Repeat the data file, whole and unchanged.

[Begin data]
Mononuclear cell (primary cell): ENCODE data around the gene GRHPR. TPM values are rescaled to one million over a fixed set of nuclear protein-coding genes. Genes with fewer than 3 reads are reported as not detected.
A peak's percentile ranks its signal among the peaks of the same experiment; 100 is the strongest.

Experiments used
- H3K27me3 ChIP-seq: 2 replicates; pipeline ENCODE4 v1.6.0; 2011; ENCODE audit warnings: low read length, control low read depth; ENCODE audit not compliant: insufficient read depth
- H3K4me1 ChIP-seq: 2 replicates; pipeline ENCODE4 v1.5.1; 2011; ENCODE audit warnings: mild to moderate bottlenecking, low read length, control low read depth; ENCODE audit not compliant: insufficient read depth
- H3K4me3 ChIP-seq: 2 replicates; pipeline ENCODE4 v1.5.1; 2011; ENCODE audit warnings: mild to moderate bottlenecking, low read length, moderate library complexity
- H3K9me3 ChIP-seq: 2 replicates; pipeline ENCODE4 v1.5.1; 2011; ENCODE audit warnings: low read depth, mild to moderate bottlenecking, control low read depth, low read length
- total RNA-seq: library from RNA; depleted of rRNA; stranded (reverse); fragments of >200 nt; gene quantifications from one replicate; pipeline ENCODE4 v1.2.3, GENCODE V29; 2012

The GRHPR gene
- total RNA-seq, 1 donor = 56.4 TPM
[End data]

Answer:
Mononuclear cell (primary cell): ENCODE data around the gene GRHPR. TPM values are rescaled to one million over a fixed set of nuclear protein-coding genes. Genes with fewer than 3 reads are reported as not detected.
A peak's percentile ranks its signal among the peaks of the same experiment; 100 is the strongest.

Experiments used
- H3K27me3 ChIP-seq: 2 replicates; pipeline ENCODE4 v1.6.0; 2011; ENCODE audit warnings: low read length, control low read depth; ENCODE audit not compliant: insufficient read depth
- H3K4me1 ChIP-seq: 2 replicates; pipeline ENCODE4 v1.5.1; 2011; ENCODE audit warnings: mild to moderate bottlenecking, low read length, control low read depth; ENCODE audit not compliant: insufficient read depth
- H3K4me3 ChIP-seq: 2 replicates; pipeline ENCODE4 v1.5.1; 2011; ENCODE audit warnings: mild to moderate bottlenecking, low read length, moderate library complexity
- H3K9me3 ChIP-seq: 2 replicates; pipeline ENCODE4 v1.5.1; 2011; ENCODE audit warnings: low read depth, mild to moderate bottlenecking, control low read depth, low read length
- total RNA-seq: library from RNA; depleted of rRNA; stranded (reverse); fragments of >200 nt; gene quantifications from one replicate; pipeline ENCODE4 v1.2.3, GENCODE V29; 2012

The GRHPR gene
- total RNA-seq, 1 donor = 56.4 TPM